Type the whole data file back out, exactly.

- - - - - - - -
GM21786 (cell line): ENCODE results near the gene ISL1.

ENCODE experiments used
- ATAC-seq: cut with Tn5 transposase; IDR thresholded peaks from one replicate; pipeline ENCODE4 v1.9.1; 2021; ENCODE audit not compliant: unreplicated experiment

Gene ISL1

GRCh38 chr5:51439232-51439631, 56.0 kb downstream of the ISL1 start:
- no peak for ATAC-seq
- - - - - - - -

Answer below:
GM21786 (cell line): ENCODE results near the gene ISL1.

ENCODE experiments used
- ATAC-seq: cut with Tn5 transposase; IDR thresholded peaks from one replicate; pipeline ENCODE4 v1.9.1; 2021; ENCODE audit not compliant: unreplicated experiment

Gene ISL1

GRCh38 chr5:51439232-51439631, 56.0 kb downstream of the ISL1 start:
- no peak for ATAC-seq